I was thinking yesterday about how important Twitter has become to me as a means of communication, but not simply in real time. Any social media ‘expert’ will tell you that the key to using the platform correctly is engagement, and to do so effectively is not simply combining hashtags or imagery. More often than not it can start with the right conversation, especially in a period where the platform’s being used to communicate ideas and feeling in a manner that’s not happened before. Except for me, this has been the means that I’ve generated content for a couple of years, based on the understanding that the people I engage with are the most fertile source of ideas I’m ever likely to find.
This was again apparent yesterday when a conversation over Warcraft hardcore raiding with Sar evolved into what will be my article this week for MMO Games. All the building blocks were already in my head, but without this particular conversation taking place, I’d have lacked the leap in creativity that stuck everything together, and this as a writer is absolutely crucial as a means of fuelling the imagination. Of course, if this were fiction I was writing I’d probably want to do the opposite, and having the opportunity to ‘write’ in public could be full of potential pitfalls. I learnt this quite early on in my writing career from a man who did a brilliant job of balancing communication with a rabid fanbase whilst at the same time never compromising the integrity of his idea.
This is J. Michael Straczynski (who I’ve been lucky enough to meet) the writer responsible for Babylon 5, which for five years was the subject of a faily concentrated interest and obsession. Back then, JMS walked a fairly precarious tightrope, because if anyone could be seen publicly to suggest a story idea in a forum he (and I) read and that in any way, shape or form appeared in what he was producing? The consequences were too terrible to speak of. Of course, plagiarism is now a constant companion for many people, and with everybody nicking everybody else’s characters (often with a cheeky nod) without even a second thought, the world is a vastly different place. The fact remains however, you credit where due, whenever possible, and you absolutely remember the helpful people on your journey. Without this inspiration on a daily basis, I’d be pretty much nowhere, and it would be foolish not to acknowledge the significance of process going forward.
The temptation for many of us is to act in a ‘pack’ when a contentious issue appears: some might consider themselves as kangaroos as inspiration, but for others they’ll see only sheep. Social media has a habit of highlighting the dumb and stupid in all things because, like it or not, it is rare people take to the platform to praise. You only have to look at the fight between JK Rowling and Piers Morgan taking place at present to grasp that if you want to be genuinely pleasant to somebody, it’s a hell of a lot harder than simply opening both barrels and taking them down in flames. I will admit I genuinely dread the reactions of certain people I follow now because I know that instead of trying to find the good in anybody, it’ll be a pile of flame-filled abuse that they’ll respond with, because it’s just easier and less stressful to be negative if that’s all you get from engagement. I refuse to let these people get to me, and more importantly I won’t unfollow them, because there needs to be a reminder that your opinion is not the only one that matters. In fact, the overly emotional are as much of a frustration as those who don’t give a fuck.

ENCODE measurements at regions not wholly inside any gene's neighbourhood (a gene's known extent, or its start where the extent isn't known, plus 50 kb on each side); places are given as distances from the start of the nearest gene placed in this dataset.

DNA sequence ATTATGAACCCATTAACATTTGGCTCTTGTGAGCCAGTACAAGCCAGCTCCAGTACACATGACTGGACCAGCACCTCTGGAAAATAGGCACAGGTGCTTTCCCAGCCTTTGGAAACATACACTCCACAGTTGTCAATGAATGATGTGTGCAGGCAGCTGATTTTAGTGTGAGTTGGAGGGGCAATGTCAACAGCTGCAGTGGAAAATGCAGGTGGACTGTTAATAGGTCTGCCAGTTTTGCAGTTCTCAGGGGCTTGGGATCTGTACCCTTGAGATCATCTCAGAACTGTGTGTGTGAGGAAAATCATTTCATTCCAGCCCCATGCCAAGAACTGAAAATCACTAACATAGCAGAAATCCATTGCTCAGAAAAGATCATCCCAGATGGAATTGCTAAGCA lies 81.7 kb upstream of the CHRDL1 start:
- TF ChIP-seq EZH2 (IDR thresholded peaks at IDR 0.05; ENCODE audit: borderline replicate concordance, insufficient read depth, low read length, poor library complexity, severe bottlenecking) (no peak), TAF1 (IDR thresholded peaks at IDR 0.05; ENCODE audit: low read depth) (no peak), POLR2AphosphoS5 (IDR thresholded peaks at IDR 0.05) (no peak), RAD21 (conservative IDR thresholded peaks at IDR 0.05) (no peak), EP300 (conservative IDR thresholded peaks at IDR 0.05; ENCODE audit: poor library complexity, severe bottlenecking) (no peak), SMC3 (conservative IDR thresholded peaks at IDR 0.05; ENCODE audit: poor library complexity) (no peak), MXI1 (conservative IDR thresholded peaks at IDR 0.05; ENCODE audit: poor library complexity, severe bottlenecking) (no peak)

Somewhere in the middle is where I’d now like to live.
Elysium’s a hard place to quantify in the virtual world. As the demands of social media make more and more people question their place within it, and whether they want to even participate in the process, there are some hard lessons to consider. Those of us who wish for more empathy will, undoubtedly find themselves in situations where it becomes apparent that it is our own indignation that’s the real issue. You can only blame others to a point: you place unrealistic barriers to entry or restrictions on your own life that can only be extended so far. It is understandable that a notion of control is craved, but eventually there’s going to come a point where the choice is simple: either agree with what you’re given or be quiet. Sure, we’d all love infinite choice, but in this world of 1’s and 0’s you can only do what the programming languages allow. That means, somewhere along the line, you will have to compromise.
For me this is picking one platform to concentrate on: not at the expense of others, but because ultimately I’m only capable of mastering one thing at a time. It means I’ll chase the robots away whenever possible, will defend the right for people to appear as unfeeling bastards because that’s their decision on their feed and grasp that in the modern world, if I want the best I can get, that does NOT mean blocking out everything I don’t agree with. It’s simple to be that person when you think your point of view is all that matters, and I know people on both sides of debates who are just as pig-headed and intractable as each other. The ultimate aim, at least for me, is to find a path that can be walked by everybody, not simply those who agree with my viewpoints. The way to do that isn’t to use Twitter as a soapbox but a meeting place, where the most unexpected of people might grant the salvation you so dearly seek.
As a writer, everybody has something to say I should listen to, at least once.